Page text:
The changing face of R&D tax relief

EVOLUTION. It’s a word synonymous with science that is associated with the concept of changing in order to survive. As such, it is a particularly apt description of the ongoing changes to HMRC’s interpretation of its R&D tax relief guidelines.

Introduced in 2000, the R&D tax relief scheme was, and still is, designed to encourage innovation in UK businesses by providing tax relief for money spent on R&D. The guidelines themselves haven’t changed since 2000, but the interpretation of them has evolved considerably as the scheme has become more popular and both HMRC inspectors and the companies claiming have developed a greater understanding of the scheme itself and what constitutes eligible R&D.

Maintaining a good working relationship with HMRC – understanding what it’s looking for and how it functions – is therefore vital for anyone hoping to benefit from the scheme.

First impressions count

The best way to get off on the right foot is to make a good first impression, which means preparing a robust claim. How do you go about this?

HMRC inspectors have limited time to review R&D claims, so your documentation should be as succinct as possible to make it easier for the inspector to make an informed judgement. That’s easier said than done when you need to provide: 1) details of the project; 2) the advance it is making; 3) the industry baseline; and 4) the problems that were overcome in making the advance (plus, let’s not forget, a clear breakdown of the costs involved).

To do this well, it is essential that you understand the science behind a claim. Whilst the science within a claim has always been important, HMRC has refined the criteria so that it is now much more focused on the underlying science and technology of projects, and whether an advance has been made with respect to a broad industry baseline.

This can be a challenging concept for companies, since R&D is typically just one component of a commercial development project, such as the development of a new product or manufacturing process using existing technology. By submitting projects that involve process improvements or new product development, however, companies may be opening themselves up to challenge by HMRC owing to the commercial aspects often associated with these kind of projects. That’s not to say that these projects wouldn’t be eligible, but HMRC will require a clear explanation of the direct advance in science and technology, not just to the company itself, but to the field as a whole.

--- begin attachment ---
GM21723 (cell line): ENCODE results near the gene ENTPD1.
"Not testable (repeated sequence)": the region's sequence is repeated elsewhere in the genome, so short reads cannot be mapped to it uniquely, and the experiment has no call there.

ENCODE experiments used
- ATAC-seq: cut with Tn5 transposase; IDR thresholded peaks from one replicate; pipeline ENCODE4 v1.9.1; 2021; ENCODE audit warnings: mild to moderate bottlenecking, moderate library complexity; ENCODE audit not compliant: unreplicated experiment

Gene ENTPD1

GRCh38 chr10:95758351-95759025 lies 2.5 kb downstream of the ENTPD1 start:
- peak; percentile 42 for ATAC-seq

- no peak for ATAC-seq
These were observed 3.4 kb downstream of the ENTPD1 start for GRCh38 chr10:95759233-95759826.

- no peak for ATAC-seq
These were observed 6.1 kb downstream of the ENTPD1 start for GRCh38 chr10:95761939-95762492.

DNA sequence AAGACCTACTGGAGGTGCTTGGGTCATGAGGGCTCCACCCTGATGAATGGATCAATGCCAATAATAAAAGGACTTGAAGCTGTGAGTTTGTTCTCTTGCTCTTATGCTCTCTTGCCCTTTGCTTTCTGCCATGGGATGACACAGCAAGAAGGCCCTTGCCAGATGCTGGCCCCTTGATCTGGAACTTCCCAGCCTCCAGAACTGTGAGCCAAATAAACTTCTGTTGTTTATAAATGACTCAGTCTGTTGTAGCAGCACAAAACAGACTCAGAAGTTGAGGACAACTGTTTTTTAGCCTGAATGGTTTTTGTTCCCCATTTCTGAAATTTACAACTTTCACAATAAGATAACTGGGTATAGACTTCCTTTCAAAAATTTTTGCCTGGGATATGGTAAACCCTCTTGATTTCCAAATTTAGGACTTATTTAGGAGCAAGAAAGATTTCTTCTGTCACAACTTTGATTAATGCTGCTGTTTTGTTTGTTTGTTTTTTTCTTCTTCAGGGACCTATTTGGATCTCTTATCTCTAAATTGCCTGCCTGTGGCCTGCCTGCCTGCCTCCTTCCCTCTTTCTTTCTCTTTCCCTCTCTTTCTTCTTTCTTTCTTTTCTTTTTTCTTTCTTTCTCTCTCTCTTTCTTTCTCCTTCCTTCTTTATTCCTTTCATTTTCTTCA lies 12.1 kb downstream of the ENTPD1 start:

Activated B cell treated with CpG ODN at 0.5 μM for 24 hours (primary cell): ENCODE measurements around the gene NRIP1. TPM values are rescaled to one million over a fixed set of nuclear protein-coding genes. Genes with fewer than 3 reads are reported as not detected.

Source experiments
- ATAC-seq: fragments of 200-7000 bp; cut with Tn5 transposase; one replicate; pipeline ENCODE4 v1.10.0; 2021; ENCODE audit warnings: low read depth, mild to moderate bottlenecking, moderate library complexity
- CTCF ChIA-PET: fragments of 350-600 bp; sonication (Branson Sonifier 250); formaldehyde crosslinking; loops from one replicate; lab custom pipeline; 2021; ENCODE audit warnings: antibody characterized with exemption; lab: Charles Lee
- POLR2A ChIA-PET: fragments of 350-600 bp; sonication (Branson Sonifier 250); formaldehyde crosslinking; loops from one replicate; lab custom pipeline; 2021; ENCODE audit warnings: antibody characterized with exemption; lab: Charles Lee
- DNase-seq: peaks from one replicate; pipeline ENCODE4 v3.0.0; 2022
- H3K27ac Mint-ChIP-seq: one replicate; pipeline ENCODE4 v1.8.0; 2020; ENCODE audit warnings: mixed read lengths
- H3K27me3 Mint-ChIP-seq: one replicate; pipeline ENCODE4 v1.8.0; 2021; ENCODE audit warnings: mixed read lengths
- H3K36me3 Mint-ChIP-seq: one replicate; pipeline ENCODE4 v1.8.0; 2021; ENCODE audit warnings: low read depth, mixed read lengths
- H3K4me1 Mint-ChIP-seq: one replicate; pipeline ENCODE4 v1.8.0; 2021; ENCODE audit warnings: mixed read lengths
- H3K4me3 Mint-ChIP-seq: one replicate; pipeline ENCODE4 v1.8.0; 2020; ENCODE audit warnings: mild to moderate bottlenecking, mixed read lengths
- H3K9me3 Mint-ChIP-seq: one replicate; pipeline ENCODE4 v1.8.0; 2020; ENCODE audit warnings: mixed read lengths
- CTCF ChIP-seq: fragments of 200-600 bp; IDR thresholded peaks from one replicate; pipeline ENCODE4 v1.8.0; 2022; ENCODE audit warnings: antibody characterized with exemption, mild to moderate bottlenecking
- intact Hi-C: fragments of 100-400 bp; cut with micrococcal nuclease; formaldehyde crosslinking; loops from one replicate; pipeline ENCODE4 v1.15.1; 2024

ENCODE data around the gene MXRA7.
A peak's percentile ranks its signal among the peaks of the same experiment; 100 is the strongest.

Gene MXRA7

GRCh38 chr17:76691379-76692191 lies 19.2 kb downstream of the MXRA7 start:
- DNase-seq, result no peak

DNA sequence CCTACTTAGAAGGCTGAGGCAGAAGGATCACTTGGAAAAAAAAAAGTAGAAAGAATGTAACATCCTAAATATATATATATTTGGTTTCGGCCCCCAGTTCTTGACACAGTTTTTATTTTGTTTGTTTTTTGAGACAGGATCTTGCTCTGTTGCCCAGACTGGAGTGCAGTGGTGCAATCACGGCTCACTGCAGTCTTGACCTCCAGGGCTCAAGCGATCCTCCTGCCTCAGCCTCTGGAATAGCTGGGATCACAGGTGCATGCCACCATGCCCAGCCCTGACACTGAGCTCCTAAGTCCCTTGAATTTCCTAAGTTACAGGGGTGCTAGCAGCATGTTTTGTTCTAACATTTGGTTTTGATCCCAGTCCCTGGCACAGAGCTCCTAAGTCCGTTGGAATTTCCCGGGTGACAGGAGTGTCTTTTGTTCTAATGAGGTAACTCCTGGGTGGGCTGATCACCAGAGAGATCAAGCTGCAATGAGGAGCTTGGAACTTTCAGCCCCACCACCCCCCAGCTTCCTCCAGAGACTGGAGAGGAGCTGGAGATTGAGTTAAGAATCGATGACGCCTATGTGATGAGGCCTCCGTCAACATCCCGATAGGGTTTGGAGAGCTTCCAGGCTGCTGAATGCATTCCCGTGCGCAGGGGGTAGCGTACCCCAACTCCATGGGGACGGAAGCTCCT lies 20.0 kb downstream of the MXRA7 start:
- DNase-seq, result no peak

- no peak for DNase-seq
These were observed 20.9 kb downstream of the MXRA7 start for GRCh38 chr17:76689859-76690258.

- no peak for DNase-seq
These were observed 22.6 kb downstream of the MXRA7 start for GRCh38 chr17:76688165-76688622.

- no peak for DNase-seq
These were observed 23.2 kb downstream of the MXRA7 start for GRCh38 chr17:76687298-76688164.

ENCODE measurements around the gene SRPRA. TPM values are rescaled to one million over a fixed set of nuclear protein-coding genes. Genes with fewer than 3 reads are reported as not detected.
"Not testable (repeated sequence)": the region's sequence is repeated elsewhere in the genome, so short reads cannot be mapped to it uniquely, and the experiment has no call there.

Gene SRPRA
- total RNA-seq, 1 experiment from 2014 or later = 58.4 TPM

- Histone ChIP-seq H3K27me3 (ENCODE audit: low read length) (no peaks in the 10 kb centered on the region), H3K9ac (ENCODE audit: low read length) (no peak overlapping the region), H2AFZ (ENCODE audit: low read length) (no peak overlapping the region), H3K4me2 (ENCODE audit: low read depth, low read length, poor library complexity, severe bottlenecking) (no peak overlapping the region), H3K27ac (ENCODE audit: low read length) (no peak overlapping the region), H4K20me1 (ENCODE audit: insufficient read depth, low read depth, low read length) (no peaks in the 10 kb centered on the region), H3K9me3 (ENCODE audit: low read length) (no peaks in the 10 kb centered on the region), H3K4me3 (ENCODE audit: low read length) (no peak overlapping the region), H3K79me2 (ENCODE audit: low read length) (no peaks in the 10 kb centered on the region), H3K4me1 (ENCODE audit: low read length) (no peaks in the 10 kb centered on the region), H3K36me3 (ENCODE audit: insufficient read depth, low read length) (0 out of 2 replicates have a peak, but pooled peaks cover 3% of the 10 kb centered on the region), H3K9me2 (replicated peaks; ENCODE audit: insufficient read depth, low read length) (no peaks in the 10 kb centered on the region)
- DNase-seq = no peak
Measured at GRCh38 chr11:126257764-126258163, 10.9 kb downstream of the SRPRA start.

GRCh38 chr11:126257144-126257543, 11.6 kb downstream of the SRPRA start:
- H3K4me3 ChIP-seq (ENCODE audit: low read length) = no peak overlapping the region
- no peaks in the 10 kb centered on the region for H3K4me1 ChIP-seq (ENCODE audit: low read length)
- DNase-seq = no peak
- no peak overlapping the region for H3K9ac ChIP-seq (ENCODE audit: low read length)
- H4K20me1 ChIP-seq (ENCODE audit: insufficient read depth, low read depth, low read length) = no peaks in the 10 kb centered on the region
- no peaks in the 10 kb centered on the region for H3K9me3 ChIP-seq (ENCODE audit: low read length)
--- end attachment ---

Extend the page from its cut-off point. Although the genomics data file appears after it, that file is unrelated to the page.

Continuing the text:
Subtle differences that can make all the difference between HMRC approving or challenging your claim.

What if...?

In the event that HMRC does challenge your R&D tax relief claim, don’t panic. It doesn’t mean that they won’t pay out. They may just need more detail. More often than not, the inspector dealing with your case won’t have a scientific or technological background, so they may just require further clarification of the advance that has been made.

Another point to note is that the resources within HMRC’s R&D units are becoming increasingly restricted, so it’s more important than ever that you answer any questions the inspector may ask clearly and promptly. Keeping to deadlines not only ensures that the claim is wrapped up quickly, but also shows that you have confidence in your position. Asking for extra time to prepare a response may give the impression that a claim hasn’t been properly prepared prior to submission. A co-operative stance, on the other hand, shows that you have nothing to hide and should help create a good working relationship with HMRC.

Survival of the fittest

To survive in the ever-evolving world of R&D tax relief, you need to keep up with HMRC and resist the temptation to rest on your laurels. The best way to do this is to build and maintain a good working relationship with HMRC and individual inspectors. That way, you will develop a continually updated understanding of the types of work that qualify under the scheme and how they may be seen as an advance in science or technology. By maintaining a close dialogue with HMRC, you will also be well placed to provide them with the clear, concise descriptions of scientific advances and the systematic breakdown of costs that they require, making for a mutually beneficial and successful partnership.

Talk to Jumpstart

As the UK’s leading R&D tax relief specialist, Jumpstart delivers the best results. And that’s not only to do with claim size. Jumpstart is also known for the robustness and accuracy of our claims.

We maintain an excellent reputation with HMRC, who see us as experienced, knowledgeable and reliable when writing effective narratives for R&D tax relief claims.

Our technology-based approach to claim preparation is undertaken by PhD qualified Analysts with extensive industry experience in their own specific fields of science or technology. Our Technical Analysts are not only industry sector experts, but equally knowledgeable when it comes to the HMRC’s legislation, ensuring maximised, accurate and robust claims.

In a climate where the value of claims being disputed by HMRC has grown by almost 400% over a twelve-month period, the fact that we offer free enquiry defence as standard on every claim we prepare and submit gives our clients a cast-iron security.

To arrange a free consultation to discuss your own R&D tax relief specific circumstances, to identify how we can work with your team to improve the claim process and realise greater value for your business, contact the Ian Donaldson on 07527 635787 or email